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29 September, 2017

Gamcha saree from Bengal

Gamcha has been an essential part of the handloom industry in India. Years have passed since the existence of this traditional cotton cloth has prevailed with India’s population. Gamcha is crafted with handmade Bengali cotton and most commonly found with check or stripes pattern. This collection aims to flaunt an aura of grace and elegance.

 Flaunting the summer shades of icecream yellow, strawberry pink and pistachio green, this check gamcha saree is crafted with handmade Bengali cotton. The red border detailing gives it an edgy yet contemporary look.
Gamcha is a simple, mostly soft piece of cotton fabric, size of a towel, with multiple usage. From bathing towel to a bandanna protecting you from the sun. Gamucha is produced as a primary handloom product by traditional weavers. The handloom towel, or the gamcha as it is known in the heartland, is fast making its presence felt on the fashion scene. 
I have paired my gamcha saree with kalamkari blouse. Both the fabrics are super soft, airy, lightweight and easy to drape. It is no designer saree and has no brand or label screaming from the top. In fact, it might not score very high on fashion meter of divas who revel in off shoulder gowns and skimpy dresses. But who cares? The discerning ones will be able to see its innate beauty. It is proudly Indian handloom. It is so comfortable that I can practically sleep and run in it. Crush it, crumple it, sweat in it- It is the most forgiving saree. It will just mould around you and make you look good. It will not demand much in terms of care from you. I promise you, you will hear yourself talking to your Gamcha saree, thanking her and telling her how cool she is. It will spoil you and pamper you so much that you might not feel like wearing any other saree. Just enjoy your Gamcha saree.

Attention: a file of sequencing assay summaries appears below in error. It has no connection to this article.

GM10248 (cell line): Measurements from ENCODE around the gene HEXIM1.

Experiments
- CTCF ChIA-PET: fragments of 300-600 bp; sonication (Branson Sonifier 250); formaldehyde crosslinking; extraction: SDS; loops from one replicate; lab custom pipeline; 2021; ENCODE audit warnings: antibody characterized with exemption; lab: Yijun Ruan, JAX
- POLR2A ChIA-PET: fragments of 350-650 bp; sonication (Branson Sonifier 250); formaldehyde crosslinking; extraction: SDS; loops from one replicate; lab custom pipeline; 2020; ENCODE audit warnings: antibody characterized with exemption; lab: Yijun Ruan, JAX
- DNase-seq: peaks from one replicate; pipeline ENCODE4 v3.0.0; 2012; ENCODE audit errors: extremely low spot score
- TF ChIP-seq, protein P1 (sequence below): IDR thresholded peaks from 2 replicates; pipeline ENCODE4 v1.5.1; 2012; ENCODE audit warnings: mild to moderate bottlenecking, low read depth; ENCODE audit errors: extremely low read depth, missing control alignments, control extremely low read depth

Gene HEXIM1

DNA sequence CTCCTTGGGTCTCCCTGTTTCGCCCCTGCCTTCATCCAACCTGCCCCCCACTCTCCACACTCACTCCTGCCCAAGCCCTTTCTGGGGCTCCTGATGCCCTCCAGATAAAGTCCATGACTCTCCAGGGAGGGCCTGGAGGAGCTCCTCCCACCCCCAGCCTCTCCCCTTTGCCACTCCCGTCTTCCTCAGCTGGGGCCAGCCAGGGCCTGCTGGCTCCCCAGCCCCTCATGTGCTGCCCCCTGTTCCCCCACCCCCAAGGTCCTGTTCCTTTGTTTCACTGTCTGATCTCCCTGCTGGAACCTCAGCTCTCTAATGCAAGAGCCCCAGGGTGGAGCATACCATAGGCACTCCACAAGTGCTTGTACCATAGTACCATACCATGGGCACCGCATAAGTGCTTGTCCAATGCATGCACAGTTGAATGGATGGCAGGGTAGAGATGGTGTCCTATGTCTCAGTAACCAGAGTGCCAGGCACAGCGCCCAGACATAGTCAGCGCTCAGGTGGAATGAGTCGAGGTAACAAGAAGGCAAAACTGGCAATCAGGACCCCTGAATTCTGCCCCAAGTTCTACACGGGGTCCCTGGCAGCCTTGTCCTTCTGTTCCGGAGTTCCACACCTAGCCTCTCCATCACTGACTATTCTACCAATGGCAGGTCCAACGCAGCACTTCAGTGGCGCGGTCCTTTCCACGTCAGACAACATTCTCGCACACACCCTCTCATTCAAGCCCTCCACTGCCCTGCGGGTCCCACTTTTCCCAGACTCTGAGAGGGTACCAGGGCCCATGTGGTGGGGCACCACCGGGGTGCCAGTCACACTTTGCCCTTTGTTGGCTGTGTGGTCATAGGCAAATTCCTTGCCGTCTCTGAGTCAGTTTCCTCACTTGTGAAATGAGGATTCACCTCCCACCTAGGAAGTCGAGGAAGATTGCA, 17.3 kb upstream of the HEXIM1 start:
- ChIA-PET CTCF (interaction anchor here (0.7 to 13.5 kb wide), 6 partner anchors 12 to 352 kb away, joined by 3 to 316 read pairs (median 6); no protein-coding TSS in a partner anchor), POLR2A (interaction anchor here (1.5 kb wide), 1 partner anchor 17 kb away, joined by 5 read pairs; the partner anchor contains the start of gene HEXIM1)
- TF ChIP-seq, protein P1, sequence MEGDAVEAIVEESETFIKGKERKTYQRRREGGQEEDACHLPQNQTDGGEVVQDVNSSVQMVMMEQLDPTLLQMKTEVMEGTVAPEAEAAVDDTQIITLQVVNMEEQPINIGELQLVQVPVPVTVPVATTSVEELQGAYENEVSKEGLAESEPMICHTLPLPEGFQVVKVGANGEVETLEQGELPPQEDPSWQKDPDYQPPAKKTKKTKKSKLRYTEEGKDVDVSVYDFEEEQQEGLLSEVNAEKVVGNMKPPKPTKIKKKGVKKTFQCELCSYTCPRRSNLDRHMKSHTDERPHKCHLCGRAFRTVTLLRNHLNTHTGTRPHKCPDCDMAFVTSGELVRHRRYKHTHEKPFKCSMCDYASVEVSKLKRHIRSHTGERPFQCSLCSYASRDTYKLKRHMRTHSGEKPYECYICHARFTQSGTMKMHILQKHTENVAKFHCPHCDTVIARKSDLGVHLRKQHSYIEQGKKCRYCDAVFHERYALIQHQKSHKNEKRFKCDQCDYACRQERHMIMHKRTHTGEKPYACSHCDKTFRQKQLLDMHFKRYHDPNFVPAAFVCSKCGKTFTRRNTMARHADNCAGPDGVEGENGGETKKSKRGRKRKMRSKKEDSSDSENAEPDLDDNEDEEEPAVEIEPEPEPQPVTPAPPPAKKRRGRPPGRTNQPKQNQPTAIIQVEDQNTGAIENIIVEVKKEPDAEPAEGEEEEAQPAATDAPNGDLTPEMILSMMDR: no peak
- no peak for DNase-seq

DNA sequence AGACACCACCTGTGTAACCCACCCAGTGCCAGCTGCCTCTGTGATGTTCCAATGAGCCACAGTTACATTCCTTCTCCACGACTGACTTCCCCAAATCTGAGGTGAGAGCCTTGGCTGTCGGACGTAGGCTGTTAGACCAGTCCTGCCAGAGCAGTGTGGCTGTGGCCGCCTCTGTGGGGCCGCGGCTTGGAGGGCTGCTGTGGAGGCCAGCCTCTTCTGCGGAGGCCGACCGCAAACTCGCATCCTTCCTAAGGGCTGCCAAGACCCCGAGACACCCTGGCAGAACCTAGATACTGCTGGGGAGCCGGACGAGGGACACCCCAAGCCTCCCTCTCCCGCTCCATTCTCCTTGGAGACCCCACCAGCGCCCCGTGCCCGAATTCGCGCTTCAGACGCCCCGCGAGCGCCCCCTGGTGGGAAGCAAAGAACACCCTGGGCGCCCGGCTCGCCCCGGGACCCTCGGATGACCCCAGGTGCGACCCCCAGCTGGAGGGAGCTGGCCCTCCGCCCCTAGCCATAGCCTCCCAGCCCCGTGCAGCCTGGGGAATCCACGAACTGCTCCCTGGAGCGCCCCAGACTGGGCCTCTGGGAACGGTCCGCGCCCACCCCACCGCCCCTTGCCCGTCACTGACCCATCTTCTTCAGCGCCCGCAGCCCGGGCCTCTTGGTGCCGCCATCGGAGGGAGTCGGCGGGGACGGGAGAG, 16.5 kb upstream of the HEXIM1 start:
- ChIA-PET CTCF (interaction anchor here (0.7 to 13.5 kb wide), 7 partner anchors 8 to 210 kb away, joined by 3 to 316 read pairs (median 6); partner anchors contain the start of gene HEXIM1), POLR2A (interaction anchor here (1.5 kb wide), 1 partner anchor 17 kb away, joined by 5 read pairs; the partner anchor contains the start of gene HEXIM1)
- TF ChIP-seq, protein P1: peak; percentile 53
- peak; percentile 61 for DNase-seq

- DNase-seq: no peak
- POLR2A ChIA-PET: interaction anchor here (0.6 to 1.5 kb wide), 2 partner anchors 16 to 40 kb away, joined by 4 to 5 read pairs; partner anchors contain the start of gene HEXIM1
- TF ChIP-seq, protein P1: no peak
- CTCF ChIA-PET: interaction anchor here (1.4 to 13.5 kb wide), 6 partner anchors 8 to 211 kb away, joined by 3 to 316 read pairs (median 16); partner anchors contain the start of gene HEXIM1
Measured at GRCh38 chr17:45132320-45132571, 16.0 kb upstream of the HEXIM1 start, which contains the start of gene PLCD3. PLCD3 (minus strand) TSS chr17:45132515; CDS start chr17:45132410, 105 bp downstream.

Oh and do not miss my gajra (fresh mogra/jasmine flowers in the hair).











28 September, 2017

Sustainable fashion

It is important to take into account how we produce and consume clothing, textiles, shoes, accessories, etc. We have to be conscious of our impact on the environment and our social responsibility. It is opposite of fast-changing fashion trends. Today the environment is degraded because of the enormous amount of waste we create when we trash our fashionable garments after few uses. The clothing industry is second most polluting industries in the world after oil. People do not want to recycle or reuse. Instead of adapting to fast-changing fashion trends, try to move towards slow fashion. Because of fast-changing fashion trends, garments are manufactured in developing countries. There is a demand for quick and cheap clothes and then there is a problem of disposing of them. Some elements of the slow fashion philosophy include: buying vintage clothes, redesigning old clothes, shopping from smaller producers, making clothes and accessories at home, buying garments that last longer and really using them for long. People should buy less and dispose of even lesser. Use more of what you already have. Stop mindless shopping. Do not get swayed by advertisements where girls proudly claim that they have clothes full of the closet and yet they have nothing to wear. Invest in quality over quantity. Invest in something that you can appreciate for years and pass on to next generation as well.